But it was an intelligent assessment if you are a Tory at a time when capitalism is associated with unbelievable greed, inequality, globalisation and you are about to start an experiment  with Brexit that could lead to  uncertainty and an economic downturn.

For if there is another economic crisis the public- and particularly the young  -could easily turn against capitalism if it continues to crush and impoverish the working class at the expense of global multi billionaires. And Jeremy Corbyn will be ready and waiting.

Halfon’s pitch – which was reflected  in Theresa May’s speech – was basically to say unions were a good thing and should be given more power and influence in the board room. The arguments for collective bargaining  were made at this meeting – and the argument that where unions and management collaborated in other countries there was more prosperity and growth for more people.

Halfon is a member of the Prospect union and the union’s moderate general secretary Mike Clancy  was speaking at the same meeting and telling a few home truths to Tories.

Ha, ha , you might say from the party that has just passed the most vicious anti trade union laws in Western  Europe, penalised the poor and disabled ( Halfon is disabled too) and vilified people as scroungers. And it has also seen post Brexit a ferocious attack on immigration and immigrants that has led to the death of a Polish worker in Halfon’s constituency.

But what we are seeing under May and Halfon is a new battle of ideas to woo ordinary workers and families. The Tory Party is once again transforming itself – away from the uber Metro Notting Hill Set of Cameron, Gove and Osborne – to   Essex and Berkshire – combining an appeal to working class  Essex man and  middle class Berkshire woman. It always does this to maintain what it wants – to stay as the party of government.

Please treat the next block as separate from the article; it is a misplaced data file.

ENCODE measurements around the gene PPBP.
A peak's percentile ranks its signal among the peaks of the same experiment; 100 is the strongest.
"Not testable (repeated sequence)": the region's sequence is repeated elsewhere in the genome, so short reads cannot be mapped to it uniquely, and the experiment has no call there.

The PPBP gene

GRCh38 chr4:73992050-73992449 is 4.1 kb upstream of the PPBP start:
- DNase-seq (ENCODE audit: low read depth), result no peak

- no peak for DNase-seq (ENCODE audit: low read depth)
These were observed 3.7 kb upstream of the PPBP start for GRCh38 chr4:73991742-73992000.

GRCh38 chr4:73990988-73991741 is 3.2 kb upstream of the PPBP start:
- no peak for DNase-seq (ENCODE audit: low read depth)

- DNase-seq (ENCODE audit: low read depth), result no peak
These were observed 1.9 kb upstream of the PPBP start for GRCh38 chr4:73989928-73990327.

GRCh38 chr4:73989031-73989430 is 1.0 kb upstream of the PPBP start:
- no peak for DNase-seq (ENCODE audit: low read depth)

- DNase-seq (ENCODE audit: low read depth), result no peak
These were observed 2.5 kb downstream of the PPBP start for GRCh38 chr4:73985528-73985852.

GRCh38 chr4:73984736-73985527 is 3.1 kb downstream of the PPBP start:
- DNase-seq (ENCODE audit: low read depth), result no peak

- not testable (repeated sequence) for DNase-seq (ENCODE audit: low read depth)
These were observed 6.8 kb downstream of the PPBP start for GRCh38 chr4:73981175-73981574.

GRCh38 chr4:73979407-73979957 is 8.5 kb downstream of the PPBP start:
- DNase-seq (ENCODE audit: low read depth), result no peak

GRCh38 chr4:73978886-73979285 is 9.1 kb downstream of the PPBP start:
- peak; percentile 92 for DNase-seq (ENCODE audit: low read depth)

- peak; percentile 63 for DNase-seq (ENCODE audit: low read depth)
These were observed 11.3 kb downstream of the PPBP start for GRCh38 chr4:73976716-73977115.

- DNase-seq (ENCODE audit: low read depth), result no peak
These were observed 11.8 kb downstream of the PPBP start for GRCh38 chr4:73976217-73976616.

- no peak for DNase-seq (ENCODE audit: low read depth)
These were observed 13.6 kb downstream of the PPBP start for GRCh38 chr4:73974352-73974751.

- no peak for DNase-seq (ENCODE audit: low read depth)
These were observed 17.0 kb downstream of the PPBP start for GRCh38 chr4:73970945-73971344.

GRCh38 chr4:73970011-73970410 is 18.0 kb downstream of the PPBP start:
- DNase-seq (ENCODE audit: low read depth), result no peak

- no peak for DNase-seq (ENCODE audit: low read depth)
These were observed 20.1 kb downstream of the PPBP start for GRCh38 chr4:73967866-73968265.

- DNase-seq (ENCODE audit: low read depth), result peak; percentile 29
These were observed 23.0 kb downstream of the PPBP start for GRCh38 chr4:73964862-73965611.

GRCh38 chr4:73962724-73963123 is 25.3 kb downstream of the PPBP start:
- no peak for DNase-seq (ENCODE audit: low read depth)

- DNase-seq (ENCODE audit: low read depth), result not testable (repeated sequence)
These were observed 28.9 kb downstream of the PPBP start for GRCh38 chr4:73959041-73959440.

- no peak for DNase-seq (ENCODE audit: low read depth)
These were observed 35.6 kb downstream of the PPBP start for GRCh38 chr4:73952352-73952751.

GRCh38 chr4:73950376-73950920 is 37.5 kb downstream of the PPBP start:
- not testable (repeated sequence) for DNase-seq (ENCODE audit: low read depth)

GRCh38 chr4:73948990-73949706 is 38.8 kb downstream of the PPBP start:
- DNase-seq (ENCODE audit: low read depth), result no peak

But there is a very big elephant in the room called Brexit and in my view the conference was in total denial about it. We are going to curb immigration, tell the European Union what we want, build world wide markets for goods and services, and nobody will challenge us. Our newly trained doctors will be barred from emigrating until they have served time in the NHS, while foreign doctors will disappear from hospitals.. Our young people will spend their summers picking strawberries and hops in the UK rather than travelling  – like they used to a century ago – to bar EU workers from doing the same jobs.

And any opposition from people with different.viewpoints will be silenced. No doubt we will send a gunboat to any foreign power that dares challenge us like Palmerston in the nineteenth century.

Really? As the Daily Mail didn’t say this week, the Tories will be living in la la land if they believe this.

 

 

 

 

Call General Election now: What Ed would tell Theresa

ed-balls

Ed Balls Pic Credit: Wikipedia

CROSS POSTED ON BYLINE.COM 

I went to  an unusual book launch by a politician this week. Instead of a self serving glowing account of their great achievements (pace Tony Blair and Peter Mandelson to name but two) this book by Ed Balls is refreshingly  honest – it talks about his political mistakes (intended or otherwise).

Ed Balls – who probably will become more famous for his performances  on Strictly Come Dancing than his role in promoting tax credits – suffered the ” Portillo moment” at the last General Election when he was unexpectedly defeated by the Tories. Indeed he revealed  BBC Panorama had unsuccessfully tried to get him to do a programme with Michael Portillo on this very fact and compare and contrast how high flying politicians feel when the electorate rejects them.